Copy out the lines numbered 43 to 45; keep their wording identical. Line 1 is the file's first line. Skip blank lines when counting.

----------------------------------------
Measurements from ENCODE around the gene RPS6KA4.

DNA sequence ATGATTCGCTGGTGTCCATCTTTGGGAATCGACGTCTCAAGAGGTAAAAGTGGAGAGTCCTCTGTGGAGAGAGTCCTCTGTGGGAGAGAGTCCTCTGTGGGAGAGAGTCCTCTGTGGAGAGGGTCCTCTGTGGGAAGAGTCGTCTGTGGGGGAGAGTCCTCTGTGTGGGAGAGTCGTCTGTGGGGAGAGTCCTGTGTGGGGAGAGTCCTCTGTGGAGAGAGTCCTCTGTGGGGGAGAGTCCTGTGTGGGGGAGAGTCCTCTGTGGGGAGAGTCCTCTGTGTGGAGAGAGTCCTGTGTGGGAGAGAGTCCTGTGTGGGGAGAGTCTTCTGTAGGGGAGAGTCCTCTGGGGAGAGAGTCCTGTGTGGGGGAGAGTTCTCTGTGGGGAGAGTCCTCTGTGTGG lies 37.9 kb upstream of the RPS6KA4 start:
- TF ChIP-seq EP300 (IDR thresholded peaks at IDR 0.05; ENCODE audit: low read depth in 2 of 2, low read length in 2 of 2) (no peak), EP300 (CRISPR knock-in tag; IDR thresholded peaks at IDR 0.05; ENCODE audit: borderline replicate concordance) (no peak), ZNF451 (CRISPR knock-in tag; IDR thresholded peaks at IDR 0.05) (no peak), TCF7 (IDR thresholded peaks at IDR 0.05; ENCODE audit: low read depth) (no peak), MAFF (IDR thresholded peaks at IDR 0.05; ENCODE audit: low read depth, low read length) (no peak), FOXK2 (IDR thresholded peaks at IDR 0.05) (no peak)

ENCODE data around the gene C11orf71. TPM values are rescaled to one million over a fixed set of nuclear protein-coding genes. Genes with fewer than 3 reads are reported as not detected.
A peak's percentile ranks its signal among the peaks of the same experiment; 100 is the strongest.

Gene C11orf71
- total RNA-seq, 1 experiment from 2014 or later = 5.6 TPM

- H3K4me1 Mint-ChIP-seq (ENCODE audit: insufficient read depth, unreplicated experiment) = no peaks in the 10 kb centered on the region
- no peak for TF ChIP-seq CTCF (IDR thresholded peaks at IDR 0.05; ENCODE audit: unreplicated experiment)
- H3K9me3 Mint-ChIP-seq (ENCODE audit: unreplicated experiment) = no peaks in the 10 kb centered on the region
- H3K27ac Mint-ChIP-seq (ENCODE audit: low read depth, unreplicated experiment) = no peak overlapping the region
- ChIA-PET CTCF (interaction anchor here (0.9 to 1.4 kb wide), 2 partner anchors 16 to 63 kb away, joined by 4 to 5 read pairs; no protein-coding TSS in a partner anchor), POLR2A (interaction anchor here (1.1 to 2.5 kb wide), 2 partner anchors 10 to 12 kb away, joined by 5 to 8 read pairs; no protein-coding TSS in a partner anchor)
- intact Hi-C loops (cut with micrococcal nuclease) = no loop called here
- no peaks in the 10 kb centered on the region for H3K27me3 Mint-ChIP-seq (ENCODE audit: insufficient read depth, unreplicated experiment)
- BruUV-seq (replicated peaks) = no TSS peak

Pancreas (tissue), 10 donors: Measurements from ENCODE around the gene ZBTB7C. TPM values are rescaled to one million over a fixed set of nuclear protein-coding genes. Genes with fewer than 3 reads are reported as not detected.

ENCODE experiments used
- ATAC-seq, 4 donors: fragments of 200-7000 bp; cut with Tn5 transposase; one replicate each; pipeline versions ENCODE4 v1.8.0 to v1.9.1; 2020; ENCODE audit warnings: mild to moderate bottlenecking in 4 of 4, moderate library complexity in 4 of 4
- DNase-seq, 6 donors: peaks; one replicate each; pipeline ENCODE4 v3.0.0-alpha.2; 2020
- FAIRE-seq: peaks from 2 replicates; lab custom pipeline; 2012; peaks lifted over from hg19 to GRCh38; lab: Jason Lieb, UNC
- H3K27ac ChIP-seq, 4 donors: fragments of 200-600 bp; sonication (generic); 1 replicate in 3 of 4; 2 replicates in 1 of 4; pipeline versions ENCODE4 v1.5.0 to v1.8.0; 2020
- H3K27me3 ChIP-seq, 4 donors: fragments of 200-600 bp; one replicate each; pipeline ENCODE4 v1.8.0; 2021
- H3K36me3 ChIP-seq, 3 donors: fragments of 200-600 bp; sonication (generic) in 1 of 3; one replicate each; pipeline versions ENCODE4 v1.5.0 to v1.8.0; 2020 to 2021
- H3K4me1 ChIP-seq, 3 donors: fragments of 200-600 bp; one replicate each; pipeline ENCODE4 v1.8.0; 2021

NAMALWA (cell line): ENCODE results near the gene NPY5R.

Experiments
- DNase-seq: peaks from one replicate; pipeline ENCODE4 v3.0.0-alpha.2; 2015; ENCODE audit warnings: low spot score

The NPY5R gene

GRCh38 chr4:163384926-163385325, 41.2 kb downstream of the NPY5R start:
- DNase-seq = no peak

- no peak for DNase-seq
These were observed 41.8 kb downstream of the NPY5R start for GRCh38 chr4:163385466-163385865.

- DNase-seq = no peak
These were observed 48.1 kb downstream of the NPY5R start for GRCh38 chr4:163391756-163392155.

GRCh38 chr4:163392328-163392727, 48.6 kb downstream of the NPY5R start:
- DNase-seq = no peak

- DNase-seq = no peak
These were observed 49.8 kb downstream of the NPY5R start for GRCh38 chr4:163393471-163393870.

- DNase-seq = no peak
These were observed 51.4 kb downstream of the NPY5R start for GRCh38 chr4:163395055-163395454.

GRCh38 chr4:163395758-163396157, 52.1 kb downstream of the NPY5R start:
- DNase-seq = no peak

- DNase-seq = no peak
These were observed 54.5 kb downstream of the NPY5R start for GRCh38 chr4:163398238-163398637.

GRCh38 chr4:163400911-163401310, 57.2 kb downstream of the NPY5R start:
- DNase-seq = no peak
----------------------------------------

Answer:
- DNase-seq = no peak
These were observed 54.5 kb downstream of the NPY5R start for GRCh38 chr4:163398238-163398637.

GRCh38 chr4:163400911-163401310, 57.2 kb downstream of the NPY5R start: